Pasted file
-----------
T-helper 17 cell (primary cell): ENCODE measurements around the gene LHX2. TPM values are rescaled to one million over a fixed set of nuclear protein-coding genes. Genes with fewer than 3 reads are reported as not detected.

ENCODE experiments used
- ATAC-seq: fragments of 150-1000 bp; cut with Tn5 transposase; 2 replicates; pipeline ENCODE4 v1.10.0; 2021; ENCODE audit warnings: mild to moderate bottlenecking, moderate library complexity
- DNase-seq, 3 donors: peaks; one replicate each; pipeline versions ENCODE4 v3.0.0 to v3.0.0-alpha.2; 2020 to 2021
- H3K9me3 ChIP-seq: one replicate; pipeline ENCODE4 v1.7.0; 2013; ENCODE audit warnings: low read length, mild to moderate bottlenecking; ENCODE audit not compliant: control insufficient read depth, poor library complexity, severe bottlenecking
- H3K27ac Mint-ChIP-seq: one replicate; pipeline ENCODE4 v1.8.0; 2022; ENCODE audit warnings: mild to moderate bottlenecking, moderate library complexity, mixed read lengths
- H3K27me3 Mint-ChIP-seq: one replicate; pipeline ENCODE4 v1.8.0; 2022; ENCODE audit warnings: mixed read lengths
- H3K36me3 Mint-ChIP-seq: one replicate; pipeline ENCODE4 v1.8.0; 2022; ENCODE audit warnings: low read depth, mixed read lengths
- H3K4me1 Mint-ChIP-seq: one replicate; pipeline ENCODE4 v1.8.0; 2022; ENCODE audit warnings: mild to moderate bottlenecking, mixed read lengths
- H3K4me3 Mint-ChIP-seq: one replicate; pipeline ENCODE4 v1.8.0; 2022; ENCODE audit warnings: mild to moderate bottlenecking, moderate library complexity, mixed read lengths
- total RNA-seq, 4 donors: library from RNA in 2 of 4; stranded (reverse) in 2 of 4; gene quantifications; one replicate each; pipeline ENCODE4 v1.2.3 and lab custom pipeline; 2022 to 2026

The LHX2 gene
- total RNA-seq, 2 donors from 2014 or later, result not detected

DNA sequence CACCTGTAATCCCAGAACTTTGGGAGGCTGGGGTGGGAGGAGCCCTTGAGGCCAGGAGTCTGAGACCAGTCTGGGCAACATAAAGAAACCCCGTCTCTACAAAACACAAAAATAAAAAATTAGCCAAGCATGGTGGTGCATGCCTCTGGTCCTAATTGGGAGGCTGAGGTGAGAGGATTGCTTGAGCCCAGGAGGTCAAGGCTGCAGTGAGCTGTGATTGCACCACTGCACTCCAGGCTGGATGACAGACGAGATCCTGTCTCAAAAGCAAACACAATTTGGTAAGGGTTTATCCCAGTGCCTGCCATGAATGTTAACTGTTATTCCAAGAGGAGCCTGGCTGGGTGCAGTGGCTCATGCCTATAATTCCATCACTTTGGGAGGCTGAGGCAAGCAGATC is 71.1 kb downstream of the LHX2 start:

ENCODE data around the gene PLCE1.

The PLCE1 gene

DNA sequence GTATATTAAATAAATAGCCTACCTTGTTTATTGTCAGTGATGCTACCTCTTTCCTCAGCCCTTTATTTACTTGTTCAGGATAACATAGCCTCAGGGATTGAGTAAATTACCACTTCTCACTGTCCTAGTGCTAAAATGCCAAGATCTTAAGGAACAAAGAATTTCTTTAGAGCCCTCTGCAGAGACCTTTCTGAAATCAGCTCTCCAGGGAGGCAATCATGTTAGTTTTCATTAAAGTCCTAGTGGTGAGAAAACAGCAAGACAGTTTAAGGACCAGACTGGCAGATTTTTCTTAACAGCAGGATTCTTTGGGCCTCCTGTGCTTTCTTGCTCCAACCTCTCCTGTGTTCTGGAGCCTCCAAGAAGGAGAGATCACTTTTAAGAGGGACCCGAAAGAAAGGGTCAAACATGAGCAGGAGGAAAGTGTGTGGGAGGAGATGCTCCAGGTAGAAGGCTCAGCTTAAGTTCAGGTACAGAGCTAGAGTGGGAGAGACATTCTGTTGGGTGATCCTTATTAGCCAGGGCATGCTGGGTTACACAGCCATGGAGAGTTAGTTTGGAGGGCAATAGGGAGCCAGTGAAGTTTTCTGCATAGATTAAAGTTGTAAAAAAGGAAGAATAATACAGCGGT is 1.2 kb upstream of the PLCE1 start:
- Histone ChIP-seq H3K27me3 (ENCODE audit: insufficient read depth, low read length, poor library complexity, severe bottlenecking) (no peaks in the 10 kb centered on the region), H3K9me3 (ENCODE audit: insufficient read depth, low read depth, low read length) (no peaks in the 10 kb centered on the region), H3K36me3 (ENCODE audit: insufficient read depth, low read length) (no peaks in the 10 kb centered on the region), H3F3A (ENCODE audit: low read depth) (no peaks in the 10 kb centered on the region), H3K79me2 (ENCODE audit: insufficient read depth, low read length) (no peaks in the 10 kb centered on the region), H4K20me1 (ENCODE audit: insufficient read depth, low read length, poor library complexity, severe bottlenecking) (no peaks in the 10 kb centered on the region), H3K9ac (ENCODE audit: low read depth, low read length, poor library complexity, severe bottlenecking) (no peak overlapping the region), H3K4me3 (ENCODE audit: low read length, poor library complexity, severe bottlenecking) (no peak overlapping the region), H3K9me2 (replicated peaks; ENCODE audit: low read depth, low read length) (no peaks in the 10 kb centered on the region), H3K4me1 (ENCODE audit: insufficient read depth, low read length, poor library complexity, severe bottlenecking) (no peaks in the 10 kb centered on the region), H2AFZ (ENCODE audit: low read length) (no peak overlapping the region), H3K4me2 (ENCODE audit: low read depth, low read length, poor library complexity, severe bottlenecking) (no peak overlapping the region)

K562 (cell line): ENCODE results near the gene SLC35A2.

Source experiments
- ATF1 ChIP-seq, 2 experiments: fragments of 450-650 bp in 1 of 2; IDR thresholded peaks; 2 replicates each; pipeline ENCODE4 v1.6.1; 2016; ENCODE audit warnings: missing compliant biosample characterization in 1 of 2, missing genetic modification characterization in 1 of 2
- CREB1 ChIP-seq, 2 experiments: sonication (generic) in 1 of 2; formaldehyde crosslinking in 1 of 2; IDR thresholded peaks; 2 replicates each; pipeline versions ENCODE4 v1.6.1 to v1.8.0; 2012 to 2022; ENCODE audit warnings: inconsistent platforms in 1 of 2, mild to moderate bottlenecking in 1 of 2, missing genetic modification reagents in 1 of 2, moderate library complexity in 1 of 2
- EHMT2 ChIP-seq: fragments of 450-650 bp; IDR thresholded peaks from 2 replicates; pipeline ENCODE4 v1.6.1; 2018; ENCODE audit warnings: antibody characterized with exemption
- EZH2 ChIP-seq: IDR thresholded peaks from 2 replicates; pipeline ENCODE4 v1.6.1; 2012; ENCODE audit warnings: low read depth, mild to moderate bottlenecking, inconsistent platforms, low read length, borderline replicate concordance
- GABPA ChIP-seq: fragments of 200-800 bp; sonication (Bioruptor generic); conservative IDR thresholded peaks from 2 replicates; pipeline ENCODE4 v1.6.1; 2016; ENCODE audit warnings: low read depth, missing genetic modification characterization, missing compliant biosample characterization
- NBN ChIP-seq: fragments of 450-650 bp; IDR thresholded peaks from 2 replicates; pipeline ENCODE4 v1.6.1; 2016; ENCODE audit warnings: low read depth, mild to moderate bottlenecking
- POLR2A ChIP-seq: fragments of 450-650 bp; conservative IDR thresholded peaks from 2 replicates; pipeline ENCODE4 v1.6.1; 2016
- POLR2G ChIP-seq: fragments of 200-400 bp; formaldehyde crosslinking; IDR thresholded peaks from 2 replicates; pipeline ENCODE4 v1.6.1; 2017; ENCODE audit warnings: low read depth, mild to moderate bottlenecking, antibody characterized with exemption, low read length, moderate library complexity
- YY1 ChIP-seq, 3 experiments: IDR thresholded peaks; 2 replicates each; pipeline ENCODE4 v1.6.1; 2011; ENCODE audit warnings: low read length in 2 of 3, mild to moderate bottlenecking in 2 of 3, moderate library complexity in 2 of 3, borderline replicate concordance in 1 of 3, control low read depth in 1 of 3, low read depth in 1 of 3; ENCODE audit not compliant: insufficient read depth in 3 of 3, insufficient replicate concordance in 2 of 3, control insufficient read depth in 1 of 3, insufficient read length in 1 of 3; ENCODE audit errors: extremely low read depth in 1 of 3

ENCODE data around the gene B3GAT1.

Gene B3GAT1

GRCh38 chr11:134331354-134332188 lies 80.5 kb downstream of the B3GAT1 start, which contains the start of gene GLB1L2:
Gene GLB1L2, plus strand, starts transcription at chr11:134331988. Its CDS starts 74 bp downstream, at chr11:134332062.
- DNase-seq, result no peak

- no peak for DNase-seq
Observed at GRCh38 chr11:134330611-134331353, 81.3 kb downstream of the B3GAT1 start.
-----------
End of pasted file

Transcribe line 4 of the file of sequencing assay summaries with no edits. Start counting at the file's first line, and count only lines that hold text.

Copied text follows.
- DNase-seq, 3 donors: peaks; one replicate each; pipeline versions ENCODE4 v3.0.0 to v3.0.0-alpha.2; 2020 to 2021